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Clustering molecular dynamics trajectories for optimizing docking experiments.

De Paris R, Quevedo CV, Ruiz DD, Norberto de Souza O, Barros RC - Comput Intell Neurosci (2015)

Bottom Line: Computational intelligence techniques have been applied in this context, with the ultimate goal of reducing the overall computational cost so the task can become feasible.Particularly, clustering algorithms have been widely used as a means to reduce the dimensionality of molecular dynamics trajectories.The resulting partition was selected based on three clustering validity criteria, and it was further validated by analyzing the interactions between 20 ligands and a fully flexible receptor (FFR) model containing a 20 ns molecular dynamics simulation trajectory.

View Article: PubMed Central - PubMed

Affiliation: Grupo de Pesquisa em Aprendizado de Máquina e Inteligência de Negócio (GPIN), Faculdade de Informática, PUCRS, Prédio 32, Sala 628, 90619-900 Porto Alegre, RS, Brazil.

ABSTRACT
Molecular dynamics simulations of protein receptors have become an attractive tool for rational drug discovery. However, the high computational cost of employing molecular dynamics trajectories in virtual screening of large repositories threats the feasibility of this task. Computational intelligence techniques have been applied in this context, with the ultimate goal of reducing the overall computational cost so the task can become feasible. Particularly, clustering algorithms have been widely used as a means to reduce the dimensionality of molecular dynamics trajectories. In this paper, we develop a novel methodology for clustering entire trajectories using structural features from the substrate-binding cavity of the receptor in order to optimize docking experiments on a cloud-based environment. The resulting partition was selected based on three clustering validity criteria, and it was further validated by analyzing the interactions between 20 ligands and a fully flexible receptor (FFR) model containing a 20 ns molecular dynamics simulation trajectory. Our proposed methodology shows that taking into account features of the substrate-binding cavity as input for the k-means algorithm is a promising technique for accurately selecting ensembles of representative structures tailored to a specific ligand.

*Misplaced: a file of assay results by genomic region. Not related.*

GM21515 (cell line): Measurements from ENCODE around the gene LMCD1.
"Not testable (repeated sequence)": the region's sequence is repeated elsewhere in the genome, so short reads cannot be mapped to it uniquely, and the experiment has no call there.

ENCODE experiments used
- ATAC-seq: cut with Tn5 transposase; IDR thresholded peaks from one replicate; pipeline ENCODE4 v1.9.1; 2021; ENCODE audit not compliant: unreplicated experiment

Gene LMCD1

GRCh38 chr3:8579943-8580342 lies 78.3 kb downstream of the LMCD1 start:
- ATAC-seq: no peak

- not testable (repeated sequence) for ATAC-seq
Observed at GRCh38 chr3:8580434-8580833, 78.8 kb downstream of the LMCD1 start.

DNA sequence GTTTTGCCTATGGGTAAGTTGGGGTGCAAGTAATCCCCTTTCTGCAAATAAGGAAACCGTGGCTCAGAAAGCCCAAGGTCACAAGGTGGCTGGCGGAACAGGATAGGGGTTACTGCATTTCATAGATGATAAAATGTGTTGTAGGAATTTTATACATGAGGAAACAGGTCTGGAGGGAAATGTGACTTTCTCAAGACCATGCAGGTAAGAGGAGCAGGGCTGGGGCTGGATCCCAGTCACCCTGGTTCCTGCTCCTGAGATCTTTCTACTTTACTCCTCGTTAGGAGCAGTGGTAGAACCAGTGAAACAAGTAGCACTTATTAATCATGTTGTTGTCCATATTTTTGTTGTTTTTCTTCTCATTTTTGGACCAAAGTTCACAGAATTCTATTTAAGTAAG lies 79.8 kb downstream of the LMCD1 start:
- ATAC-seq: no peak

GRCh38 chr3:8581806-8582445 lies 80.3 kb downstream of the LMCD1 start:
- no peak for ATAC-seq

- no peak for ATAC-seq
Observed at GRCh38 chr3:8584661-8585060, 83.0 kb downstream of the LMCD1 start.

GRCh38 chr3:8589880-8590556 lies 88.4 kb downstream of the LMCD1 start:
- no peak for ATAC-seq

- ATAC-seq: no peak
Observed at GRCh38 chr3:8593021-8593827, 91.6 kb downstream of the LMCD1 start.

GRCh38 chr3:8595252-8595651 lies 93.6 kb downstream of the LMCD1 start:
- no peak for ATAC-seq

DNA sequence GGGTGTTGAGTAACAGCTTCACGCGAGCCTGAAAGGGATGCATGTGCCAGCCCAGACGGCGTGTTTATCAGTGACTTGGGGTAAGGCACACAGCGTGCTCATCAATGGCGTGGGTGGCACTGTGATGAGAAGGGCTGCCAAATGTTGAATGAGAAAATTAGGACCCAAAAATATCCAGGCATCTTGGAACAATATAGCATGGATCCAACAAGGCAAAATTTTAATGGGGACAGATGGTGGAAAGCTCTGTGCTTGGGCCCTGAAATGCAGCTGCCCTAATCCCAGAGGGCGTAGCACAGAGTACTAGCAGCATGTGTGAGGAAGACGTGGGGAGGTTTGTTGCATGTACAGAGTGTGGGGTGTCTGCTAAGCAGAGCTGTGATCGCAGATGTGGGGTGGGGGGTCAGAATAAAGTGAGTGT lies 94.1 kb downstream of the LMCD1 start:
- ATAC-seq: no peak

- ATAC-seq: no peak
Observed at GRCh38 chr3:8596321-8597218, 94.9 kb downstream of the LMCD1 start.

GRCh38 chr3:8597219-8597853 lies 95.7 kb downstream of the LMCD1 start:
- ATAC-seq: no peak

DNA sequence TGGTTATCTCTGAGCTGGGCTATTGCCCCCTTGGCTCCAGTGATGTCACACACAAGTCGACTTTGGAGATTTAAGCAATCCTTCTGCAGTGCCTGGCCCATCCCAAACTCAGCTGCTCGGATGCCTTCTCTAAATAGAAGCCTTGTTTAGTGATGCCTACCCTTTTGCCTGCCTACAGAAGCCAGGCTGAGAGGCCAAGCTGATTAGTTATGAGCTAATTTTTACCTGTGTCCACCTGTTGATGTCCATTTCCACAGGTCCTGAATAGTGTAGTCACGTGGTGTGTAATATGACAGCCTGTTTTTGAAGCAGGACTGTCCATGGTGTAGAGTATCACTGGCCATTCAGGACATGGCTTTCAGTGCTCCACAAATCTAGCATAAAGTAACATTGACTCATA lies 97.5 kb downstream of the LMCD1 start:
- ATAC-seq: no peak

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Stick representation of the 3D structures of the 20 ligands used in docking experiments. Each ligand, with its structures colored by atom type, is identified by their name and their corresponding PDB identification (PDB ID). The dashed circle represents the rotatable bonds selected by AutoDockTools 1.5.6.
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fig2: Stick representation of the 3D structures of the 20 ligands used in docking experiments. Each ligand, with its structures colored by atom type, is identified by their name and their corresponding PDB identification (PDB ID). The dashed circle represents the rotatable bonds selected by AutoDockTools 1.5.6.

Mentions: After defining the optimal partition through the clustering validity criteria, we perform exhaustive docking experiments on AutoDock4.2 with the intention of searching for evidence that validates the quality of such a partition. These experiments are conducted between 20,000 snapshots (FFR model) and 20 different compounds, which are extracted from 20 InhA structures deposited at PDB [33]. Figure 2 shows the 3D structures of the 20 compounds and the rotatable bonds defined in the docking experiments.